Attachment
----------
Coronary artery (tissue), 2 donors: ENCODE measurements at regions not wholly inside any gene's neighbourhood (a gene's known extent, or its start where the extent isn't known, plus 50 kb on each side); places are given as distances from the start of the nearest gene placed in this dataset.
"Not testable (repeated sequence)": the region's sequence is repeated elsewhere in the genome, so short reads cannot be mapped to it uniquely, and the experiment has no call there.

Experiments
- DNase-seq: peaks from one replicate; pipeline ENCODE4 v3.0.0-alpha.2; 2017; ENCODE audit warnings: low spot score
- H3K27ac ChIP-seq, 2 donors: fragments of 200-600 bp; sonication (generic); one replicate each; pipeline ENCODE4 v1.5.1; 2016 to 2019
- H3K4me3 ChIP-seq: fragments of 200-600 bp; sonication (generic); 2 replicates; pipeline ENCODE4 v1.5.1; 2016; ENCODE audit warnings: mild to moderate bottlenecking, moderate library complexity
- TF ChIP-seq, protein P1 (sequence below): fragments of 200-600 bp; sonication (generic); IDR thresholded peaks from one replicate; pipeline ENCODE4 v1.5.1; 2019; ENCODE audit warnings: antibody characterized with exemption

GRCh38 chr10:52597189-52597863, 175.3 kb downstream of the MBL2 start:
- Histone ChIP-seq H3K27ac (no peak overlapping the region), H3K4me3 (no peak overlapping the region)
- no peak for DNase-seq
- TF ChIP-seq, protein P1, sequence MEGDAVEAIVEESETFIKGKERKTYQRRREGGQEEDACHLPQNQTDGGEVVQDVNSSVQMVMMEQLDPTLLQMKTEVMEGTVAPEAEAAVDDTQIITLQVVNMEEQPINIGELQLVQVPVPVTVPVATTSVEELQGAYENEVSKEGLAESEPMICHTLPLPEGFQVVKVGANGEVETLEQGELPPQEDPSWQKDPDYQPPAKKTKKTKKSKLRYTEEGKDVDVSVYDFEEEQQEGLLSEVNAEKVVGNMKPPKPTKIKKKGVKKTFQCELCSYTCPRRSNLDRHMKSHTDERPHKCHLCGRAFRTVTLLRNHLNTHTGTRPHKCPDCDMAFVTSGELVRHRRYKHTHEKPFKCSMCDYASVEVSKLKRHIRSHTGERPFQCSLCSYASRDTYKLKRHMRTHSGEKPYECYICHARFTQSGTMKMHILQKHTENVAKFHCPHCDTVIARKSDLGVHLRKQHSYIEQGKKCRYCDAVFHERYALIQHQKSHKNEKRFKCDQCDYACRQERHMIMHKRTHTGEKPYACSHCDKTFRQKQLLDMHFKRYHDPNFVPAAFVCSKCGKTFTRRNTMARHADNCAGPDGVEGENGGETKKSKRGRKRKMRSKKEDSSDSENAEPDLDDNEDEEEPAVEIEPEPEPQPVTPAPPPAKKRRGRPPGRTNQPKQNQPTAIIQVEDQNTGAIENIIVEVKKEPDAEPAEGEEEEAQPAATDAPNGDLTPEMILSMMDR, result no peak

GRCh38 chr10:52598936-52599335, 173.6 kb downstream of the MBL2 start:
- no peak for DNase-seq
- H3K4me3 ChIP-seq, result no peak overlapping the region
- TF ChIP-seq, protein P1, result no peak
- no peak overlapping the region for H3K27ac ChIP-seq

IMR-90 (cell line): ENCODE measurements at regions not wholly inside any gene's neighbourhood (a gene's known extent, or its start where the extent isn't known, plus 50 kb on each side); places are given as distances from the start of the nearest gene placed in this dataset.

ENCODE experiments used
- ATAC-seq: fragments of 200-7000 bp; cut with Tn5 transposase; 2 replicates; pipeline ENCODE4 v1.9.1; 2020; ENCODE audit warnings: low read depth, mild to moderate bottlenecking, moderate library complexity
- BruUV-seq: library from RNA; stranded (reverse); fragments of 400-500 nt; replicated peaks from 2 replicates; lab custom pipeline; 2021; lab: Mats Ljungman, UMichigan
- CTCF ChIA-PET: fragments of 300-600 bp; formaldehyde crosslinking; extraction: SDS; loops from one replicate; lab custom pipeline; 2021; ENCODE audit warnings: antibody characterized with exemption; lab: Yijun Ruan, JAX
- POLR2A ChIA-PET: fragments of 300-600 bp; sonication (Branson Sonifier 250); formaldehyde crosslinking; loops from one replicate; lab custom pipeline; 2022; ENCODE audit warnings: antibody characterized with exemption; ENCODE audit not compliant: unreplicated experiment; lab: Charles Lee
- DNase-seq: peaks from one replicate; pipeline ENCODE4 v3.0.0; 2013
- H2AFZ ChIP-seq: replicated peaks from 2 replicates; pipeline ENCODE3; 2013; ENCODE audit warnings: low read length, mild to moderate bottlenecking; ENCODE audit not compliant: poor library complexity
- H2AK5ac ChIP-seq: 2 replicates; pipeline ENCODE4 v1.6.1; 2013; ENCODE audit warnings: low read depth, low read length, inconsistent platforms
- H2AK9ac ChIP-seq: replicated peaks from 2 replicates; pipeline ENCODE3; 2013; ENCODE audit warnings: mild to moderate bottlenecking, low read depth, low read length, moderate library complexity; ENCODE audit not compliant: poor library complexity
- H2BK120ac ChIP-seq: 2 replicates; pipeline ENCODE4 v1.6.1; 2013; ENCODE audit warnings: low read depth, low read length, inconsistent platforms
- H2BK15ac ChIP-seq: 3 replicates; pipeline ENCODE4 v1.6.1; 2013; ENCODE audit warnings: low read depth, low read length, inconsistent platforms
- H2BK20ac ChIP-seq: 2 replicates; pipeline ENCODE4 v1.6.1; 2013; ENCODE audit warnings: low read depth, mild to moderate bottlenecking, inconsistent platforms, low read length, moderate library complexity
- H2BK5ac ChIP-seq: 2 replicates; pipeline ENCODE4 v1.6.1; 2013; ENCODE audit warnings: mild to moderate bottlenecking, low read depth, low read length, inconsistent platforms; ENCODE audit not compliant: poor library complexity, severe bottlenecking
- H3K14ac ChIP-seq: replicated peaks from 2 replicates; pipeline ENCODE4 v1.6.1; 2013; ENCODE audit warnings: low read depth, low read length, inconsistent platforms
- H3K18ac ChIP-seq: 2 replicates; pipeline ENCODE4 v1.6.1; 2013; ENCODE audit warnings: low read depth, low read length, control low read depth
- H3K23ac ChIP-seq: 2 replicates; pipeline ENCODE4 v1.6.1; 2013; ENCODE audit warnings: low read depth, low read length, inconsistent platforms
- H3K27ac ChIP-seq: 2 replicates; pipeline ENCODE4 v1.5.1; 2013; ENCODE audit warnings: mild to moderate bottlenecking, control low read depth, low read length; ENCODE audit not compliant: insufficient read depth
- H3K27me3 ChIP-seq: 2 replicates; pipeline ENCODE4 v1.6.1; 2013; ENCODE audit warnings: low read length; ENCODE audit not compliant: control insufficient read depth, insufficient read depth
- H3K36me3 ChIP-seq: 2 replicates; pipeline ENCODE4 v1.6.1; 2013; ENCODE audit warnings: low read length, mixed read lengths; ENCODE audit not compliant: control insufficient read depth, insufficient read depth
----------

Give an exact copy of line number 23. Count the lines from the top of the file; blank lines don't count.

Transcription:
- DNase-seq: peaks from one replicate; pipeline ENCODE4 v3.0.0; 2013